The BBC kept referring to Franco and his comrades as fascists which I think is erroneous because of the role of the Church in Spanish society. Franco was allied with the Church, unlike the governments of Italy and Germany.

  9. kd
    7 February 2007
    12:00 pm

    I don’t think it is entirely correct to say that because Franco’s regime was allied with the Catholic Church it was therefore not fascist (if that’s what you’re saying).

  10. Ted
    23 February 2007
    11:28 pm

    Franco became a dictator in a one-party state. 15000-27000 opponents were executed after the civil war. When someone says “Franco saved Spain from the radical left” I think the real meaning is “Franco solidified the power of the Catholic Church”. As a democrat and a non-Catholic, I’m not sure the price was worth it.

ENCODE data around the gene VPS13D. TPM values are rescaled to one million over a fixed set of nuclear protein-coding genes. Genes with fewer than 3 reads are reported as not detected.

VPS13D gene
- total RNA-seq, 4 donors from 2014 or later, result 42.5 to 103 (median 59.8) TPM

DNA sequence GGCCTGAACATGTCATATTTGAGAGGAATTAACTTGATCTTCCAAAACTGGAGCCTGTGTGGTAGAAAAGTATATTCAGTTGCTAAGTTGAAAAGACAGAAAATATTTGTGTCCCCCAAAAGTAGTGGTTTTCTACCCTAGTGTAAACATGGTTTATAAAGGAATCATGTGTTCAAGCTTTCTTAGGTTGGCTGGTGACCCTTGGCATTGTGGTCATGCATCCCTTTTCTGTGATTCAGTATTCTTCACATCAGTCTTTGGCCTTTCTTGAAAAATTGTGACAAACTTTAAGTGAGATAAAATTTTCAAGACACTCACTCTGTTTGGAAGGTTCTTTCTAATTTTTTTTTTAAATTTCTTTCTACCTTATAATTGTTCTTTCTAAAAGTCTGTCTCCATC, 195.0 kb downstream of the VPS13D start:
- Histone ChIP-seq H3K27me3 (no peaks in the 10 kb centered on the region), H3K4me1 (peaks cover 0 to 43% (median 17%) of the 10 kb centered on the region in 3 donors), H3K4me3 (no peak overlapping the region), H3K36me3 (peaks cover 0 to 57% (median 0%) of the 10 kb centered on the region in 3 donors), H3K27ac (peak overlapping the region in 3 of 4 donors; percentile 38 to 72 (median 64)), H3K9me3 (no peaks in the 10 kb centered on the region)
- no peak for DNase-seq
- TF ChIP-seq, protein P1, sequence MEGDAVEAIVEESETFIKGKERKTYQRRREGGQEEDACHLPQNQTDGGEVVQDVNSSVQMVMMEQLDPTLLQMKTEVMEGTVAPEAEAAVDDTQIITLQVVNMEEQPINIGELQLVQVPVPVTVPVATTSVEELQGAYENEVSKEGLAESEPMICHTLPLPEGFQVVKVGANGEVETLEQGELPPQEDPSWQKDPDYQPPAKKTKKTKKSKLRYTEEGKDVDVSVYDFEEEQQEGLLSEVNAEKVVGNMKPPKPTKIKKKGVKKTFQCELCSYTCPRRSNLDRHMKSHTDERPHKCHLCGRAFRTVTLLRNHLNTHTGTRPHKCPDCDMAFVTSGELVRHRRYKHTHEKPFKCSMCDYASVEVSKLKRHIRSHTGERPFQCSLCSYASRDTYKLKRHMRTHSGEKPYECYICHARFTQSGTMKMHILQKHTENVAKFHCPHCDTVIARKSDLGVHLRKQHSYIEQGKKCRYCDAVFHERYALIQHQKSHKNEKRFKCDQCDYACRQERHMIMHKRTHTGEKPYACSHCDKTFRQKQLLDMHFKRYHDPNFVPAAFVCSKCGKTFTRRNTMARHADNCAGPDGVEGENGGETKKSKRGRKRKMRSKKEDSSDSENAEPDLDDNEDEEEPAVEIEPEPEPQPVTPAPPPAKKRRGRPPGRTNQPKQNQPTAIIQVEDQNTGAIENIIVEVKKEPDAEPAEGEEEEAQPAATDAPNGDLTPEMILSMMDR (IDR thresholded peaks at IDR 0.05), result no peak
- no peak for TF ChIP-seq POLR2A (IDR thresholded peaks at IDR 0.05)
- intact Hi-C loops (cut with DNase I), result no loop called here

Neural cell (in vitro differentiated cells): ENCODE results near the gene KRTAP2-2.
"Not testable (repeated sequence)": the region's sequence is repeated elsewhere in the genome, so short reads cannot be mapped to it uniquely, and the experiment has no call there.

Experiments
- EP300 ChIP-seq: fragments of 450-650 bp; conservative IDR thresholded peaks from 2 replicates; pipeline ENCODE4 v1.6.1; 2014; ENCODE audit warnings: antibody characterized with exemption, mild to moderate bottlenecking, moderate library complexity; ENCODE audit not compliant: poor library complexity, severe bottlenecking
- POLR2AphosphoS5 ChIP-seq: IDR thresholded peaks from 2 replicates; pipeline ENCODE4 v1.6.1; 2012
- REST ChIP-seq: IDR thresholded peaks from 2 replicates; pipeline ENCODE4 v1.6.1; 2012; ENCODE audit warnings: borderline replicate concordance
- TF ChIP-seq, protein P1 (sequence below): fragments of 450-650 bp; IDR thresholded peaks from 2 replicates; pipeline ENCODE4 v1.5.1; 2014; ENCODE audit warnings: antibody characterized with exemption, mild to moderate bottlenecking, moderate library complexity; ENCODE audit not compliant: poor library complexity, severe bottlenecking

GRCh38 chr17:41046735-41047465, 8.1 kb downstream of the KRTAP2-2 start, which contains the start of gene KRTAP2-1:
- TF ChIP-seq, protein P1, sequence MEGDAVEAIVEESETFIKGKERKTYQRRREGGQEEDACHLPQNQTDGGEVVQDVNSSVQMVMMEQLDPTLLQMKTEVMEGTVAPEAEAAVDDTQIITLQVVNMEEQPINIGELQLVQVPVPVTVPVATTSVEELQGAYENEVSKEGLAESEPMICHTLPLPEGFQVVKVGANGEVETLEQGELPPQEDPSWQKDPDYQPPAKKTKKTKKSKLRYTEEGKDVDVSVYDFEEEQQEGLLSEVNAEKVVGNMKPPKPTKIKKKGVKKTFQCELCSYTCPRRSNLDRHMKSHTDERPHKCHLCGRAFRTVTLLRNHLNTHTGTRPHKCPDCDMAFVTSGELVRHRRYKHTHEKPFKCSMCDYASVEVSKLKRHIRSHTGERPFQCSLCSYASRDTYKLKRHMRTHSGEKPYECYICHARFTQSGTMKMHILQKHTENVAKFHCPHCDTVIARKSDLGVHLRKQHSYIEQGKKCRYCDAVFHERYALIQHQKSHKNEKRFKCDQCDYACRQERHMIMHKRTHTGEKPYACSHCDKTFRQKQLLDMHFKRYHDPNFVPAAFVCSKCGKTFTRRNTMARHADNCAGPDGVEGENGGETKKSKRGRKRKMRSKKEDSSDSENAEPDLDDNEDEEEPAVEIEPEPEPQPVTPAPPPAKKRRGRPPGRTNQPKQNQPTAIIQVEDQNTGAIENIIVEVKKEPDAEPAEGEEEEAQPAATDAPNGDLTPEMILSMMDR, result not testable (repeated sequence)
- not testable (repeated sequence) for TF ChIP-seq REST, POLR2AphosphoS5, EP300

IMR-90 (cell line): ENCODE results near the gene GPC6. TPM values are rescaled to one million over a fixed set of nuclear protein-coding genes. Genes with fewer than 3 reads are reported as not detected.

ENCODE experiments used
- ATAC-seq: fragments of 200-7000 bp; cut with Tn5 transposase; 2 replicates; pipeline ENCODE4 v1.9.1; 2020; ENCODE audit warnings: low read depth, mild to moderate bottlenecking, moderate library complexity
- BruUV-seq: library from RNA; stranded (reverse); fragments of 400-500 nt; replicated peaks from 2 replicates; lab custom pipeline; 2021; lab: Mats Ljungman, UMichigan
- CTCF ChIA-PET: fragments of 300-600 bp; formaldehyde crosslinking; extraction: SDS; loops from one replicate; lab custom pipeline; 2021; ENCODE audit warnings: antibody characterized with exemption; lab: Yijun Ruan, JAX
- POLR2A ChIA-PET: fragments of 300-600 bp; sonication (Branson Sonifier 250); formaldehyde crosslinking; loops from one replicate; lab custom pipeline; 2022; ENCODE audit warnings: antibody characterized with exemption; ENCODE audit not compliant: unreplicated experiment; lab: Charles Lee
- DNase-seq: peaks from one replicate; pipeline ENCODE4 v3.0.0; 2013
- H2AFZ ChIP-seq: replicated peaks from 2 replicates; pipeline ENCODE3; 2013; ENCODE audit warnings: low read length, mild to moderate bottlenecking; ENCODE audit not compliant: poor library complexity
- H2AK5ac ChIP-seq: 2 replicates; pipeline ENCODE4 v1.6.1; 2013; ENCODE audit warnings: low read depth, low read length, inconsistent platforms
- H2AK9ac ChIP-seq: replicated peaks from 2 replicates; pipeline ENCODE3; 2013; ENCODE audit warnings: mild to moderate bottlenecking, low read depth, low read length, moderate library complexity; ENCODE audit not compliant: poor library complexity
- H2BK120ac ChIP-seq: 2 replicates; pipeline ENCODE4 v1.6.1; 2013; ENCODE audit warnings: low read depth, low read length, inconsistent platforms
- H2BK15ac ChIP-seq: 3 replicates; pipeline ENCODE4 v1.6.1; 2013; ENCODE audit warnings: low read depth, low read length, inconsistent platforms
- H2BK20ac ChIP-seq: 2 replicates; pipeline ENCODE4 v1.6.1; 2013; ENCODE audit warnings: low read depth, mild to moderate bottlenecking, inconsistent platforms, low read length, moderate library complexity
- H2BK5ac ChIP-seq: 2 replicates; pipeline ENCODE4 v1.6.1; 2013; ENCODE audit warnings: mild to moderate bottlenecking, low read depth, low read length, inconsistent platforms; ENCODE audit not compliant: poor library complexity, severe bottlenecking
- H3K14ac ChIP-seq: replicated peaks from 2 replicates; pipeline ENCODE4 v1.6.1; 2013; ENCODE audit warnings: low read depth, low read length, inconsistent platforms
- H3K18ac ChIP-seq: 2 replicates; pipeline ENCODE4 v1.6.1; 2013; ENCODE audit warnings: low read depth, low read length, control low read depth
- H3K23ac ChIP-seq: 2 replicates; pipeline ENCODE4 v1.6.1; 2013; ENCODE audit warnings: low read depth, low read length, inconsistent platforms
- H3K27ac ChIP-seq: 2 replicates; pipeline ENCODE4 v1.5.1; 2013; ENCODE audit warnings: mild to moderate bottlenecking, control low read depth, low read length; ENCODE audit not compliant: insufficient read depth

11. Dano
    11 December 2007
    9:51 am

    Franco, at the very least, was the lesser of two evils. As nasty as those executions were, he followed Machiavelli’s injunction to do all the killing right at the beginning, then stop. This is a decent article describing Franco’s Spain after the revolution: .

    Keep in mind that his opponents were radical, bloodthirsty communists and socialists who had won a narrow electoral victory and were attempting to use it to ban all opposition parties, not to mention were receiving aid from Communist Russia. They also murdered countless priests and nuns simply for the crime of refusing to support the Republican regime.

    I don’t know much about the specifics of the people Franco executed, and I won’t apologize for any unjust executions, but based on the aggregate evidence, I’ll say Franco is coming out way ahead in this one.